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Good Planning Saves Money
It's critical to understand both modern building science and how your building was constructed before deciding how best to tighten the "building envelope" (foundation, walls and roof), especially if planning a DIY project. Learn about building science.
Regardless of our attention to detail, we can't see inside closed cavities, such as walls, finished attics, vaulted ceilings, interior soffits, etc.
To determine how leaky your structure's envelope is and how best to tighten it, it's best to hire a building performance auditor to use an infiltrometer (or blower-door) and infrared (or thermographic) camera to identify hidden gaps, holes and voids. Ask for the photos so you can methodically address them.
Don't be this guy!
Attend an LCAN B4UBuy workshop. At minimum, review LCAN's Top Tips on Insulating.
Unless the building was built of an especially modern material, like stress skins, structural insulated panels (SIPs) or insulated concrete forms (ICFs), focus on blocking the building's stack effect -- the natural flow of air from warm to cool --- within a leaky building envelope.
After weatherizing around doors and windows, begin by sealing the attic and perimeter rim joists, where they intersect the foundation (see photo), to block the stack effect through the walls.
Then, if the building still is too leaky, consider insulating the walls, because they usually require messy and costly demolition and restoration. That said, if doing new construction or large-scale renovations of existing construction, there's no better time to insulate the attic, rim boards and walls.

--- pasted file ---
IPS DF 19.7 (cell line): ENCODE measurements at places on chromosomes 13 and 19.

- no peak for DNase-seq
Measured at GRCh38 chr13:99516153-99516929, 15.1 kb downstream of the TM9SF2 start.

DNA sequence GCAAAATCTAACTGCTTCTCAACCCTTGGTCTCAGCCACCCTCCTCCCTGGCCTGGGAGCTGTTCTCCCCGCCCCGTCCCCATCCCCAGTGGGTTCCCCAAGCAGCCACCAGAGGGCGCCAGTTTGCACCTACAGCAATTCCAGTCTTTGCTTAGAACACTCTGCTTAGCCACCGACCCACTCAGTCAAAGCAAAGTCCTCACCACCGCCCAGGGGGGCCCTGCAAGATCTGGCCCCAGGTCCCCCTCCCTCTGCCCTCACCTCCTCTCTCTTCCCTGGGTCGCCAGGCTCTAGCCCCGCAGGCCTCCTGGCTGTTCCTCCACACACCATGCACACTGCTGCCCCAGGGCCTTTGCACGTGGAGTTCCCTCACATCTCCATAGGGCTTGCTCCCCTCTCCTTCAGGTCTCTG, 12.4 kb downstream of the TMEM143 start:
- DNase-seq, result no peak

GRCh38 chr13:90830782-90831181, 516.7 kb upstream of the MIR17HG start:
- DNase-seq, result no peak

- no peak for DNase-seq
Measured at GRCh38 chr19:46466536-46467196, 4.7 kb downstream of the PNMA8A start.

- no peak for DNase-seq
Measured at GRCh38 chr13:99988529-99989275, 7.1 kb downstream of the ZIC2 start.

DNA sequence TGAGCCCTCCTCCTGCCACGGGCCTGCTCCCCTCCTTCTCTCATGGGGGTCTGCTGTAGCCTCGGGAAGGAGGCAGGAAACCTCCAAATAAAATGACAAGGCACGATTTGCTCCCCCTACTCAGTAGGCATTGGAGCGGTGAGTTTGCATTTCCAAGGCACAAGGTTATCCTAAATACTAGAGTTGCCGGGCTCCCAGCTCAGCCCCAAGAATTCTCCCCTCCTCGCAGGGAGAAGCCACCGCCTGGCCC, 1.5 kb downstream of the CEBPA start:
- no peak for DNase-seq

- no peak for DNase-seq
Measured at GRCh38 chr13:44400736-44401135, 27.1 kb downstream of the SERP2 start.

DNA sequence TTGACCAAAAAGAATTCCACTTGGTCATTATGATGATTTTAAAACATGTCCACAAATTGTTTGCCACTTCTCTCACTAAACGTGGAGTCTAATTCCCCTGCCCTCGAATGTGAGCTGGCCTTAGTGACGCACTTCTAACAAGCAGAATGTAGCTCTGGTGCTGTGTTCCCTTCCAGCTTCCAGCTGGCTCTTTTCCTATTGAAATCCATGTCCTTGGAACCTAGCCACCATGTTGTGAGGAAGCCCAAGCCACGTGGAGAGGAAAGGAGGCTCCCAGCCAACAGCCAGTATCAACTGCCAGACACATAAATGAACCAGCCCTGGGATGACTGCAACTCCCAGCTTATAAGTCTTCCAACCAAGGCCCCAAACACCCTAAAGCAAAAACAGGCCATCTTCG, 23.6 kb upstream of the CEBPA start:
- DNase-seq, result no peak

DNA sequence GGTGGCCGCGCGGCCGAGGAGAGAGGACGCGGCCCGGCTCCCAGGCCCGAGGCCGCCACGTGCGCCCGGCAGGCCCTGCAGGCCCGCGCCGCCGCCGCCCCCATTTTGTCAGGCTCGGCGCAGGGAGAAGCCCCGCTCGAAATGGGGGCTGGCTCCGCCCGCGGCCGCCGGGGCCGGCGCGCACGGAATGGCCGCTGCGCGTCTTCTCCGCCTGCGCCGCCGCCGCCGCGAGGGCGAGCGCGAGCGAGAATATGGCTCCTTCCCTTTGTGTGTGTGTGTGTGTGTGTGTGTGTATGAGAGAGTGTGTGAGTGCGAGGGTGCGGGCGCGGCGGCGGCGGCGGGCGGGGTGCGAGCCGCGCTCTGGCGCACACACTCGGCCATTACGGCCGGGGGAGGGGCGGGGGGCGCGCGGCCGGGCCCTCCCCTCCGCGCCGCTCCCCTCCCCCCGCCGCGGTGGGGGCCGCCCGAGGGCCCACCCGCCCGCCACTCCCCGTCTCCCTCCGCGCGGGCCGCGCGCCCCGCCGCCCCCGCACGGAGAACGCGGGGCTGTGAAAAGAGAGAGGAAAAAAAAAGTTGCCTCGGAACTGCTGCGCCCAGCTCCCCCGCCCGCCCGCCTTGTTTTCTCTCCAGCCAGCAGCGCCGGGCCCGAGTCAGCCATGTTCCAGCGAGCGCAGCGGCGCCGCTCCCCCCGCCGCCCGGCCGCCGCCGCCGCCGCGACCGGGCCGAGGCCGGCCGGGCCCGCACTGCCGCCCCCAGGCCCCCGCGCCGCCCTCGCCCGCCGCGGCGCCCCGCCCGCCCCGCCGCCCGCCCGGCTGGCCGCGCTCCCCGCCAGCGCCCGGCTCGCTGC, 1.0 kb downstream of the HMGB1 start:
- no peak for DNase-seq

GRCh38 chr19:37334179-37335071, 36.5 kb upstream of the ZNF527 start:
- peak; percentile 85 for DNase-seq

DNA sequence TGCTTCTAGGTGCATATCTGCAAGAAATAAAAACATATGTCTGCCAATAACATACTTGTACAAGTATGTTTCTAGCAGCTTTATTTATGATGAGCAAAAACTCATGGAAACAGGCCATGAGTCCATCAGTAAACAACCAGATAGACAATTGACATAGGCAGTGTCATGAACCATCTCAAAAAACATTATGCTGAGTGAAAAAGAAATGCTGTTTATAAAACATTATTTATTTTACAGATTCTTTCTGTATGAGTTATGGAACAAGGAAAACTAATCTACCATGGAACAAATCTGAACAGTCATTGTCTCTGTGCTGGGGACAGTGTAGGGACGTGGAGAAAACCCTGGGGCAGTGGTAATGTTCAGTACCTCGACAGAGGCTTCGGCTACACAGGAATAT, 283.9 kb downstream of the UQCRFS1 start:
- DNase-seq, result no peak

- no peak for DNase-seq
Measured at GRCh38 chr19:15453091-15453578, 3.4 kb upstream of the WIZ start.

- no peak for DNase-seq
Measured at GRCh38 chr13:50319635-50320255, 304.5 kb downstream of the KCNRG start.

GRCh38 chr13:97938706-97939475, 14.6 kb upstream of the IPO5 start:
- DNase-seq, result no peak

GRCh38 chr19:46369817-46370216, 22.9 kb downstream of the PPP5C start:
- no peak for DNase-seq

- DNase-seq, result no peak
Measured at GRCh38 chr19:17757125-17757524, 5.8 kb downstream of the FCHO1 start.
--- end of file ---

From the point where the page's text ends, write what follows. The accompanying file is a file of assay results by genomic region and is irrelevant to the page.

Perimeter, rim joists sit atop the foundation and commonly leak if not insulated properly.
There are many types of insulation. Choosing which one to use depends on various factors, including how the building was constructed, available headroom, costs and whether you prefer a DIY product. The most commonly used products in our area are, in order of preference, spray foam, cellulose and Fiberglas. Learn more.
Spray foam insulation can be applied on the attic floor or, better, the underside of the roof, which allows you to eliminate ridge and, often, soffit vents. At usual depths, this product blocks the flow of air, letting you control indoor humidity. You'll need many fewer inches of material compared to traditional materials. Performance standards apply to this type of material.
NOTE: Unless you're planning to cover it with drywall, it's very important to choose a product without cyanurate compounds. You'll pay more for it, but avoid the cost of an ignition-suppression coating.
Cellulose is a loose fill product and blown onto attic floors and into walls. It's usually made of recycled newspapers, treated with boric acid as a flame retardant.
Follow prescriptive R-value codes for this product. This product is suitable for a DIY project, but take care to keep the dust out of your nose, eyes and mouth.
Fiberglas comes in batts, as shown, or loose fill. It usually is made partly of old glass bottles and jars, which closes the recycling loop.
Follow prescriptive R-value codes for this product. It's suitable for a DIY project, but take care to keep particles off your skin and out of your nose, eyes or mouth.